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A Dunedin EV Owners Group spokesman said in April that there were regular queues of electric vehicles waiting to use the city’s first, and at the time only, rapid charger in Filleul St.
This free-use fast charger — supplied by local electricity network Aurora Energy — was installed in 2016 and, at that time, was the first of its kind in the South Island.
A second rapid charger was formally opened on University of Otago property on Friday afternoon and Green MP Gareth Hughes spoke at the official launch.
Emeritus Prof Henrik Moller, of the university’s Centre for Sustainability, yesterday also welcomed the city’s second rapid charger.
The move was a "relief", given strong pressures on the first rapid charger, and would also encourage more drivers of electric vehicles to visit Dunedin, Prof Moller said.
ChargeNet chief operating officer Nick Smith said that in the first 20 days of use, since September 26, electric vehicles had used the new, pay-for-use facility 128 times.
Mr Smith said he was elated the university had created a solution to his almost three-year long hunt for another Dunedin charging site.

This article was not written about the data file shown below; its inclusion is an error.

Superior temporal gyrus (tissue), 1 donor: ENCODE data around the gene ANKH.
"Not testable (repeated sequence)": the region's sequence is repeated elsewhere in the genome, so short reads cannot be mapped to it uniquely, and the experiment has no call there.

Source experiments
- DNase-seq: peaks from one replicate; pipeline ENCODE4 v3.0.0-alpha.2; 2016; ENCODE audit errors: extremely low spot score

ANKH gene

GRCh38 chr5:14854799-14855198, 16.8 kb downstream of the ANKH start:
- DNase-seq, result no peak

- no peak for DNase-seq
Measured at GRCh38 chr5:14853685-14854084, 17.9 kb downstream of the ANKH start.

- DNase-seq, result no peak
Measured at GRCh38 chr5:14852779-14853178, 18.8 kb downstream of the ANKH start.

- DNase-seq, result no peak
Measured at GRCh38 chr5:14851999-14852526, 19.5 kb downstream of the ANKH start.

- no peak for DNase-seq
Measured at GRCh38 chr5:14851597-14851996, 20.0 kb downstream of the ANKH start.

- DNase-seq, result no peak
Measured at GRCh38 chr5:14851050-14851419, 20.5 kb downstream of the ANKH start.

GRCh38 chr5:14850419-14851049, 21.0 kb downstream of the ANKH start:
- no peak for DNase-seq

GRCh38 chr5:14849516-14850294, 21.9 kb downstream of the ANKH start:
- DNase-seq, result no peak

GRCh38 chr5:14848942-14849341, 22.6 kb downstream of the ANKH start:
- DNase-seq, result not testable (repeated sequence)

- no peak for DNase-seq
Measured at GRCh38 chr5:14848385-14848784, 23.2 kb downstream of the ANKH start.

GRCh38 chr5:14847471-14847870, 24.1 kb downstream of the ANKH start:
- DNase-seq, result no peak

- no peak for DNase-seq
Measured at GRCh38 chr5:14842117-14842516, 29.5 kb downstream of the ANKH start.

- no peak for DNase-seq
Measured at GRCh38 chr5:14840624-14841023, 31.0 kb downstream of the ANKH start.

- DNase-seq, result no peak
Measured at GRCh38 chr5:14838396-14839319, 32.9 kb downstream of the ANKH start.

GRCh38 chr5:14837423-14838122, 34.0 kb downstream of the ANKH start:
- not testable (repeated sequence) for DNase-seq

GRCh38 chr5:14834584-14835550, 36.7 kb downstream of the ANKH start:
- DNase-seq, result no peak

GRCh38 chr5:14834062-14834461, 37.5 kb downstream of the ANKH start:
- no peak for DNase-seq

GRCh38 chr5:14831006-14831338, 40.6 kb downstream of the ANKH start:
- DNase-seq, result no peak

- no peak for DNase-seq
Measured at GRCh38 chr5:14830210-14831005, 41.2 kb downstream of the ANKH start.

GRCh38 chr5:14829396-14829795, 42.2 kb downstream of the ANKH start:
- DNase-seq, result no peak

The new initiative is a collaborative effort between ChargeNet, Aurora Energy, and the university.
Dunedin has a high proportion of electric vehicle owners per head of population and a lot of enthusiastic people in its electric vehicle community.
Rapid chargers use direct current (DC) and can charge a standard family car in 15 to 30 minutes but are relatively costly to install, while charging a vehicle at home normally involves using alternating current (AC) and takes six to eight hours.
Aurora Energy is an Otago electrical distribution company, and is owned on behalf of the Dunedin City Council.
Aurora Energy chief executive Richard Fletcher said the company was "delighted to support expansion" of public fast charging for electric vehicles (EVs).
Otago University chief operating officer Stephen Willis said the university was pleased to provide a location for the charger to show the university’s commitment to sustainability was real and measurable.